Nothing offers a needed shift in perspective quite like staying up far past what should be bedtime.

I realized this point recently as I walked home at 4:30 a.m.

Regrettably, my excuse for strolling along the streets at that hour was not a rip-roaring party. On the contrary, I had been burning the post-midnight oil on a writing project with a deadline - a deadline requiring me to push past the 11th hour and avail myself of the dead of night to use equipment at one of those photocopying centers open 24 hours a day.

I used to routinely work into the wee hours writing news stories about seemingly endless city council meetings. But in more recent times I had returned to a more typical schedule and I had grown less accustomed to being up and about when all but a few lights are out.

I found myself oddly exhilarated, and not just because of the coffee I had drunk at 11 p.m. As I sauntered across the sidewalk, shrouded in mist and misty thoughts, I realized I was encountering the world at a time seldom glimpsed by most of us. This is the world at a time when usually we are either sound asleep, or wishing we were - a world far more familiar to police and pastry chefs working the aptly named "graveyard shift."

I wondered about the origin of this exhilaration, this zeal powerful enough to punch through my addled, sleepy mind to smack me on the lips and make me smile. Somehow I knew this uplifting mood sprang from more than adrenaline in response to thoughts about who ... or what ... else might be crazy enough to roam at this hour.

Of the reasons I needed to work so late was because earlier in the evening I could not resist a chance to catch the last showing of a movie. In terms of this poor time management I had made my own bed, so to speak, and now I had to sleep in it - or long to sleep in it. But I could not resist a chance to see Charlie Chaplin on the big screen in a restored version of "Modern Times." The film includes that great episode in which the tramp has secured a job as a night watchman in a store, strapping on roller skates in the toy department to frolic with the adventuresome street urchin played by Paulette Goddard.

But even with my Chaplinesque good humor rolled aside, part of my mood stemmed from those of us born to enjoy the flip-side of day, the night owls as opposed to the early birds, who can still recall times as a child when staying up late, in and of itself, was special.

I still get a bit grumpy if I need to go to bed early so I can, for example, be awake for work the next morning. Perhaps that feeling also hearkens to childhood, the Sunday night before school resumes rather than the Friday or Saturday night tapping into the weekend, when we could stay up later and get up later and take our time getting dressed and eat cereal and watch cartoons.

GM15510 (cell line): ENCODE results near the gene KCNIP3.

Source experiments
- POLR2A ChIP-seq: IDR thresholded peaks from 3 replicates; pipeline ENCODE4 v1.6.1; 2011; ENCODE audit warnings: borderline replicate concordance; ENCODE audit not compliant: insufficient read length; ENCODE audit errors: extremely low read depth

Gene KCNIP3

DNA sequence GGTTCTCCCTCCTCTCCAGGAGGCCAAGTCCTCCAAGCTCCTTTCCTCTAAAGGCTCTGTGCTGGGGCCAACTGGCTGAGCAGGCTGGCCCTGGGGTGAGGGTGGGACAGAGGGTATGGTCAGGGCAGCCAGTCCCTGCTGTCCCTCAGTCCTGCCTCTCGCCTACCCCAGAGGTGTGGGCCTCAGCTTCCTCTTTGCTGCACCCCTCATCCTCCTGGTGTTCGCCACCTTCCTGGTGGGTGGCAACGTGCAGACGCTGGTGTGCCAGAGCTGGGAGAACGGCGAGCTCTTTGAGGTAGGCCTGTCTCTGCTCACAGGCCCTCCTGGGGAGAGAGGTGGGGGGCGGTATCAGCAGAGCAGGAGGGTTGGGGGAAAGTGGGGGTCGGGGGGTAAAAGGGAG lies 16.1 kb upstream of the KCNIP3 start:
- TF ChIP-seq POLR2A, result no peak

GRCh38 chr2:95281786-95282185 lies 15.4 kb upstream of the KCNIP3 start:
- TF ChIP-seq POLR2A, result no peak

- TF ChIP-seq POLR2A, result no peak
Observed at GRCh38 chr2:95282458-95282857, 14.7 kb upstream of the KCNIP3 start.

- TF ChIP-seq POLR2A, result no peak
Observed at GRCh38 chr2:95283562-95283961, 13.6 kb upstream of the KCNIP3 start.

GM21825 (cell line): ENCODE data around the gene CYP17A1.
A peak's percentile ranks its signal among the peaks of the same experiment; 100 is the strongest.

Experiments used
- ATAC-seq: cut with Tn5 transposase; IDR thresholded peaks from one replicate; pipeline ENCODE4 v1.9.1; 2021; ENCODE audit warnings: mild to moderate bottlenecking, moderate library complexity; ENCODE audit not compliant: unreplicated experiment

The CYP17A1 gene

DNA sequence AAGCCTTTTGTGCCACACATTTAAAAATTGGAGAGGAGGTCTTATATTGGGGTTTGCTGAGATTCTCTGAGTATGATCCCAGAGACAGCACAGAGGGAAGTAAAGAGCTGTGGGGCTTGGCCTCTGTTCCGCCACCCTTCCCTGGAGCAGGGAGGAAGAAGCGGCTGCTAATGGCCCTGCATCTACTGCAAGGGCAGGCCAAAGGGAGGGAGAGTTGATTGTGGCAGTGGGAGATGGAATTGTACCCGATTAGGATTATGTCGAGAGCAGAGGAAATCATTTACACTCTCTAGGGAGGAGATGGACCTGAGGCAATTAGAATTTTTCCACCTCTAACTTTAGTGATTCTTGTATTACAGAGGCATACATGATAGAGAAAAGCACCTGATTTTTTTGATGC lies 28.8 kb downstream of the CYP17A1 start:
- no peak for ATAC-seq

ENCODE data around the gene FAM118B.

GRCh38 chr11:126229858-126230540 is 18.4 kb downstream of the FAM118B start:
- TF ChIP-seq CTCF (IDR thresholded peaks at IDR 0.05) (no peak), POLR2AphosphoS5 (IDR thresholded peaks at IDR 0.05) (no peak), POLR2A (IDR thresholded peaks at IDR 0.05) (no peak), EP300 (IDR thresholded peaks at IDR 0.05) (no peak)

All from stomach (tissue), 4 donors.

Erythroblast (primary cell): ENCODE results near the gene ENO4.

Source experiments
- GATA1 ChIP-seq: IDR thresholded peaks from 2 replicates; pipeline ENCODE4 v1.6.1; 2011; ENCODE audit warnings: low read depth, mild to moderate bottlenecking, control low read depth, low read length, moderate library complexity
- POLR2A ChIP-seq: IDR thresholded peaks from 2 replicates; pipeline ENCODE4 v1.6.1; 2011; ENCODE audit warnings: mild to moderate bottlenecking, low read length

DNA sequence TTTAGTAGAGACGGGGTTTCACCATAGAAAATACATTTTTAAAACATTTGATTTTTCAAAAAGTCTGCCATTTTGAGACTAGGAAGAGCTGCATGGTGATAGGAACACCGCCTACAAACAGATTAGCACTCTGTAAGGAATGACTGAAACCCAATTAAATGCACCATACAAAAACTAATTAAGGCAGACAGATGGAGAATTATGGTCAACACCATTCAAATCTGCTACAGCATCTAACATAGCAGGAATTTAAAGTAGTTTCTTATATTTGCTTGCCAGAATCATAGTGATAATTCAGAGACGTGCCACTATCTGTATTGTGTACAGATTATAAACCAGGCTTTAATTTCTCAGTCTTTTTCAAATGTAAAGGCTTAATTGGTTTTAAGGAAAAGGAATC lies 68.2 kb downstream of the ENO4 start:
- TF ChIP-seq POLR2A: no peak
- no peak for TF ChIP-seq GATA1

On summer vacations from school, too, I could stay up later. Eventually I would sometimes join my older brother to watch late night television, taking in those scary movies - the "Creature Feature." We would watch those Hammer Films with Peter Cushing and Christopher Lee, or Vincent Price in another tale by Edgar Allen Poe, or old episodes of "The Twilight Zone" or "Night Gallery" with Rod Serling, or even "Night Stalker" with Darren McGavin.

Hokey as "Night Stalker" would seem today - a reporter chasing down tips inevitably involving the supernatural - such programs at such times fed my imagination to no end. Ghost stories are best told at night.

Striding along my fog-laden path, the air crisp and silent, I marveled again at the shadows in real life. I recalled how some of my favorite places and some of the most beautiful vistas in this part of the world - including the tantalizing mouth of the Columbia River, the edgy glory of Haystack Rock and the muted sweep of the Necanicum as it spills into the Pacific - are best seen in the subdued tones before dawn, awash with the mystery they contain.

No, I decided, I was not delirious from sleep deprivation, nor had my mental gears failed after burning too much midnight oil. Fueled by such thoughts, taking stock of my little stint as a nightstalker, I would restore myself with rest and run smoothly again - just like Chaplin on rollerskates.

Brad Bolchunos contemplated titling his musings "Bedtime for Bolchuno," but he realized he is more "Gonzo" than "Bonzo," even if he might best be described as whacko.

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